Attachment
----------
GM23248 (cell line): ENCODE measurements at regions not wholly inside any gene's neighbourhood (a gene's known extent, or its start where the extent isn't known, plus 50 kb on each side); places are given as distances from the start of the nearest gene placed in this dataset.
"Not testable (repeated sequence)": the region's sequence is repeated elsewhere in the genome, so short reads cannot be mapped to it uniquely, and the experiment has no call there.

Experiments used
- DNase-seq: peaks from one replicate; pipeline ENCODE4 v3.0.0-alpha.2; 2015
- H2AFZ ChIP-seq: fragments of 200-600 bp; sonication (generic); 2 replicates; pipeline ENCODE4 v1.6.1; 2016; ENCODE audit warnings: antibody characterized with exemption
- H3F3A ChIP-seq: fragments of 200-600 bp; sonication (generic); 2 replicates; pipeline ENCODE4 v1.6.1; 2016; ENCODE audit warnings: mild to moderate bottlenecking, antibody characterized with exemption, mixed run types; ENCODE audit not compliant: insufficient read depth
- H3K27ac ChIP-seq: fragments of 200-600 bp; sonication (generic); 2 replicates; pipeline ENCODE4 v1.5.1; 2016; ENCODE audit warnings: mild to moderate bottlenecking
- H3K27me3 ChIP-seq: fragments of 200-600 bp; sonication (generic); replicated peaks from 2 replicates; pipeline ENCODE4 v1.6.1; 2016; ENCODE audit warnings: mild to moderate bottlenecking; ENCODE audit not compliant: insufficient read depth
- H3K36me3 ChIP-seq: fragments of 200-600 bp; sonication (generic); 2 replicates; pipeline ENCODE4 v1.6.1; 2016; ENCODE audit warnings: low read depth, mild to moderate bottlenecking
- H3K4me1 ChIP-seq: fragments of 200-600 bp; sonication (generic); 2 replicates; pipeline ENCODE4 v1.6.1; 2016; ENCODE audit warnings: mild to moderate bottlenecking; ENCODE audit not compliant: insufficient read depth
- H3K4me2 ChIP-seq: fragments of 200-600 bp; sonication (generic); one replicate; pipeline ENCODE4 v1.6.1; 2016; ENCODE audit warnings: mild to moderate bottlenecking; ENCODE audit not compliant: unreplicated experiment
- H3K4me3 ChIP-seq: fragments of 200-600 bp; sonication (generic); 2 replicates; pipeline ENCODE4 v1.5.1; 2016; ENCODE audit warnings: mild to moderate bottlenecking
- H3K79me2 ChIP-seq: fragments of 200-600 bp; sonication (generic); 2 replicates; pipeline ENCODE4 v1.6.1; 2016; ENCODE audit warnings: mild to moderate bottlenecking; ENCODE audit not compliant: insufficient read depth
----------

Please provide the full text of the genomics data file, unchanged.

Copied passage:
GM23248 (cell line): ENCODE measurements at regions not wholly inside any gene's neighbourhood (a gene's known extent, or its start where the extent isn't known, plus 50 kb on each side); places are given as distances from the start of the nearest gene placed in this dataset.
"Not testable (repeated sequence)": the region's sequence is repeated elsewhere in the genome, so short reads cannot be mapped to it uniquely, and the experiment has no call there.

Experiments used
- DNase-seq: peaks from one replicate; pipeline ENCODE4 v3.0.0-alpha.2; 2015
- H2AFZ ChIP-seq: fragments of 200-600 bp; sonication (generic); 2 replicates; pipeline ENCODE4 v1.6.1; 2016; ENCODE audit warnings: antibody characterized with exemption
- H3F3A ChIP-seq: fragments of 200-600 bp; sonication (generic); 2 replicates; pipeline ENCODE4 v1.6.1; 2016; ENCODE audit warnings: mild to moderate bottlenecking, antibody characterized with exemption, mixed run types; ENCODE audit not compliant: insufficient read depth
- H3K27ac ChIP-seq: fragments of 200-600 bp; sonication (generic); 2 replicates; pipeline ENCODE4 v1.5.1; 2016; ENCODE audit warnings: mild to moderate bottlenecking
- H3K27me3 ChIP-seq: fragments of 200-600 bp; sonication (generic); replicated peaks from 2 replicates; pipeline ENCODE4 v1.6.1; 2016; ENCODE audit warnings: mild to moderate bottlenecking; ENCODE audit not compliant: insufficient read depth
- H3K36me3 ChIP-seq: fragments of 200-600 bp; sonication (generic); 2 replicates; pipeline ENCODE4 v1.6.1; 2016; ENCODE audit warnings: low read depth, mild to moderate bottlenecking
- H3K4me1 ChIP-seq: fragments of 200-600 bp; sonication (generic); 2 replicates; pipeline ENCODE4 v1.6.1; 2016; ENCODE audit warnings: mild to moderate bottlenecking; ENCODE audit not compliant: insufficient read depth
- H3K4me2 ChIP-seq: fragments of 200-600 bp; sonication (generic); one replicate; pipeline ENCODE4 v1.6.1; 2016; ENCODE audit warnings: mild to moderate bottlenecking; ENCODE audit not compliant: unreplicated experiment
- H3K4me3 ChIP-seq: fragments of 200-600 bp; sonication (generic); 2 replicates; pipeline ENCODE4 v1.5.1; 2016; ENCODE audit warnings: mild to moderate bottlenecking
- H3K79me2 ChIP-seq: fragments of 200-600 bp; sonication (generic); 2 replicates; pipeline ENCODE4 v1.6.1; 2016; ENCODE audit warnings: mild to moderate bottlenecking; ENCODE audit not compliant: insufficient read depth